The Grand Inquistor

mary_wroth got tickets to the The Grand Inquisitor, a one-act play at the New York Theater Workshop based on the only chapter of The Brothers Karamazov that I liked (Part II, Book 5, Chapter 5), in which Christ returns to Earth at the height of the Inquisition, and performs miracles the day after the Grand Inquisitor had a hundred heretics burned at the stake.

The Inquisitor orders him imprisoned, “and such is his power, so tamed, submissive, and tremblingly obedient to his will are the people, that the crowd immediately parts before the guard,” and Christ is led away to a prison cell.

The Grand Inquisitor comes to his cell and tells him he will be burned in the morning, because “he has no right to add anything to what has already been said once.” He tells Christ, “Anything you proclaim anew will encroach upon the freedom of men’s faith …. For fifteen hundred years we have been at pains over this freedom, but now it is finished, and well finished. … These people are more certain than ever before that they are completely free, and at the same time they themselves have brought us their freedom and obediently laid it at our feet.”

He says that Christ was warned what would happen. That when Satan tempted Christ in the desert (Matthew 4:1), he was actually showing Christ “the only way of arranging for human happiness.” First he offered Christ bread, and Christ refused, but man will happly give up freedom for bread. “They will finally understand that freedom and earthly bread in plenty for everyone are inconceivable together.”

Then he told Christ to jump from a cliff and trust in God to hold him up, which Christ again rejected. “Could you possibly have assumed, even for a moment, that mankind, too, would be strong enough for such a temptation? … To reject the miracle … To remain only with the free decision of the heart? … As soon as man rejects miracles, he will at once reject God as well, for man seeks not so much God as miracles.”

Finally he offered Christ all the kingdoms of the world, and Christ again rejected him. But the Church, the Inquisitor says, did the opposite. “Exactly eight centuries ago we took from him what you so indignantly rejected.” (He is referring to the founding of the Papal States, when the Vatican first became a secular government.) “We took Rome and the sword of Caesar from him, and proclaimed ourselves sole ruler of the earth….we shall be caesars, and then we shall think about the universal happiness of mankind.”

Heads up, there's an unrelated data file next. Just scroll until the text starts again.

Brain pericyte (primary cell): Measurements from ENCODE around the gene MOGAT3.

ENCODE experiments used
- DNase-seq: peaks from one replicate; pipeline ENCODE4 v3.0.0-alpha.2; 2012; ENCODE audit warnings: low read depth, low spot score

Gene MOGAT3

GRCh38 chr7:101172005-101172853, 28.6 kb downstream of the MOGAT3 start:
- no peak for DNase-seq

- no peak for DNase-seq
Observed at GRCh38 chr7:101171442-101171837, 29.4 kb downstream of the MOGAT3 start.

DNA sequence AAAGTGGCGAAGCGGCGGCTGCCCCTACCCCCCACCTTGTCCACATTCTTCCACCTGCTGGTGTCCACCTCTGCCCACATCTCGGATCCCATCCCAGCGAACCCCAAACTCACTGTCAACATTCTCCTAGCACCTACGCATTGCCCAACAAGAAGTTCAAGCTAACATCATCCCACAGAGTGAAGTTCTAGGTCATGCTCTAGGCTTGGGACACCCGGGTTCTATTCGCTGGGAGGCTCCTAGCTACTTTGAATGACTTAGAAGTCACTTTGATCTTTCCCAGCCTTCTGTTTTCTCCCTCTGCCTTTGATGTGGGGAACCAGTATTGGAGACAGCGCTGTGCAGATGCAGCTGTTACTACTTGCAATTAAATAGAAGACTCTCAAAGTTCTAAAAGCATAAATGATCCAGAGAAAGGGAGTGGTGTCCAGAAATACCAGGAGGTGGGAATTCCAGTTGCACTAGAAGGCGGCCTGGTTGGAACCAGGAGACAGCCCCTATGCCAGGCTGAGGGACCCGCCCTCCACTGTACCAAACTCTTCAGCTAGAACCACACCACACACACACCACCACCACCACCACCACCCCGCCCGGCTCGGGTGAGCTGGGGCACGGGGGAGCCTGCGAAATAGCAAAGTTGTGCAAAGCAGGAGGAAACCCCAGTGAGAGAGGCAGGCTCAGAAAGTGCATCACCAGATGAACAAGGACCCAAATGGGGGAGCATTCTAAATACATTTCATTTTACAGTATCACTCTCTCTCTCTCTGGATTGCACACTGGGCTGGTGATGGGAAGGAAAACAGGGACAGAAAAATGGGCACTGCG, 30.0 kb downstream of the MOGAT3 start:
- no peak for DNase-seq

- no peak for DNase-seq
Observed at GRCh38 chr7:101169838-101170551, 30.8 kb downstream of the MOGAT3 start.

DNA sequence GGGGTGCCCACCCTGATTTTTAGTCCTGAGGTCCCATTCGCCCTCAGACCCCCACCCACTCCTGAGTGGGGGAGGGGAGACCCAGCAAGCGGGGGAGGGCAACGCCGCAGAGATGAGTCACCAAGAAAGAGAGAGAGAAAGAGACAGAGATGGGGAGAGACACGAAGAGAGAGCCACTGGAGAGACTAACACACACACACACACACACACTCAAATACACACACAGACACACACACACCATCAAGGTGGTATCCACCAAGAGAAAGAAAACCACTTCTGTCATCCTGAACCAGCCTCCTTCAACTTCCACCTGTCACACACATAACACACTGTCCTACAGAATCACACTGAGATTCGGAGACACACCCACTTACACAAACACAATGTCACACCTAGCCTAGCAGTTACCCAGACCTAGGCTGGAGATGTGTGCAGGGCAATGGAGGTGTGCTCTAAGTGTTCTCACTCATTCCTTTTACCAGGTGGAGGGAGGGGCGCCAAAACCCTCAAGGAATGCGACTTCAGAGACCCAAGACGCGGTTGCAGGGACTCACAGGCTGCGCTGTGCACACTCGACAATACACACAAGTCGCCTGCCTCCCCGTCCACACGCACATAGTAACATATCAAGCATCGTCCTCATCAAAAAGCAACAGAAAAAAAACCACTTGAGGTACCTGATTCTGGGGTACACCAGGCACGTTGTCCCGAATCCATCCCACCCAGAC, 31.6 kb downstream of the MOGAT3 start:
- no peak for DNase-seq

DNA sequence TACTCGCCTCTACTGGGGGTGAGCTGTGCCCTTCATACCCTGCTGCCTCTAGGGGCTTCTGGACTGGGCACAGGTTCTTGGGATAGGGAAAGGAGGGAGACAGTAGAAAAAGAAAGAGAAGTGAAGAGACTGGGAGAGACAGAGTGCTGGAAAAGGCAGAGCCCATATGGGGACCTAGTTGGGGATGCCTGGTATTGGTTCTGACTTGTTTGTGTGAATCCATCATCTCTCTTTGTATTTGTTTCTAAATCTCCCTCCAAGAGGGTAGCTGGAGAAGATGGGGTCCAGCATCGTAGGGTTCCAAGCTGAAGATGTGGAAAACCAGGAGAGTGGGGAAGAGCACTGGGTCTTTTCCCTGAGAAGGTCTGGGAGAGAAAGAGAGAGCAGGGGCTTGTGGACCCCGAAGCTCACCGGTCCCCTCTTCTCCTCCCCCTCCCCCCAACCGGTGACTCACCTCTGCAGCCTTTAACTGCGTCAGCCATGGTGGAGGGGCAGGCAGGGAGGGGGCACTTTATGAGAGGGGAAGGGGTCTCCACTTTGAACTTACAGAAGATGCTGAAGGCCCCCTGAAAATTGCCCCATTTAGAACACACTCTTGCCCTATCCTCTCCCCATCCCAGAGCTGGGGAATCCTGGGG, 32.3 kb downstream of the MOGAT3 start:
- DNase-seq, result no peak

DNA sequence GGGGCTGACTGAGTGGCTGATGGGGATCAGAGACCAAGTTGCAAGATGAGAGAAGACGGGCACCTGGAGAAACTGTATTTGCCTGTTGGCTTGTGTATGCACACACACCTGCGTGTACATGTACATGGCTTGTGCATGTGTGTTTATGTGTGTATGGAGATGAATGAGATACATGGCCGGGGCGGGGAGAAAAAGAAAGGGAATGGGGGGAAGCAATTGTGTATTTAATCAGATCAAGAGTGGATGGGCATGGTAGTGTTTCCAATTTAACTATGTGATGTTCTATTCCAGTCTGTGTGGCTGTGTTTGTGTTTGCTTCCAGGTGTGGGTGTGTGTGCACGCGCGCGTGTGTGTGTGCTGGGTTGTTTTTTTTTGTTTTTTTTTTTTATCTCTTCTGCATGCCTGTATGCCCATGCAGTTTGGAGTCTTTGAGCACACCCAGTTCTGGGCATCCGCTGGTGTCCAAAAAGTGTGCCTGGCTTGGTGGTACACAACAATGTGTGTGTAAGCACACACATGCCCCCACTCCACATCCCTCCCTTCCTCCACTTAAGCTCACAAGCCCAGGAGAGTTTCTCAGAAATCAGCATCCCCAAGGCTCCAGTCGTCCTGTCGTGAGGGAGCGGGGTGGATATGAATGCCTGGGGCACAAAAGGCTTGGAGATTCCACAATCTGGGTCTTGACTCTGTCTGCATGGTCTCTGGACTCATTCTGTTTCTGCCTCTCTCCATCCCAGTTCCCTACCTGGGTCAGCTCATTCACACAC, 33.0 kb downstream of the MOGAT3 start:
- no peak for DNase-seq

Why did you reject that last gift? Had you accepted that third counsel of the mighty spirit, you would have furnished all that man seeks on earth, that is: someone to bow down to, someone to take over his conscience, and a means for uniting everyone.

In general, he says, the big secret is, “We are not with you, but with him.” That he and his compatriots are “a hundred thousand sufferers who have taken upon themselves the curse of the knowledge of good and evil,” ruling over “thousands of millions of happy babes.”

We will tell them that every sin will be redeemed if it is committed with our permission, and that we allow them to sin because we because we love them, and as for the punishment for these sins, very well, we take it upon ourselves. …

Peacefully they will die, peacefully they will expire in your name and beyond the grave they will find only death. But we will keep the secret, and for their own happiness we will entice them with a heavenly and eternal reward.

And if, as prophesied, Christ returns victorious, “you will come with your chosen ones, with your proud and mighty ones, but we will say that they saved only themselves, while we have saved everyone … And we, who took their sins upon ourselves for their happiness, we will stand before you and say, “Judge us if you can and dare.”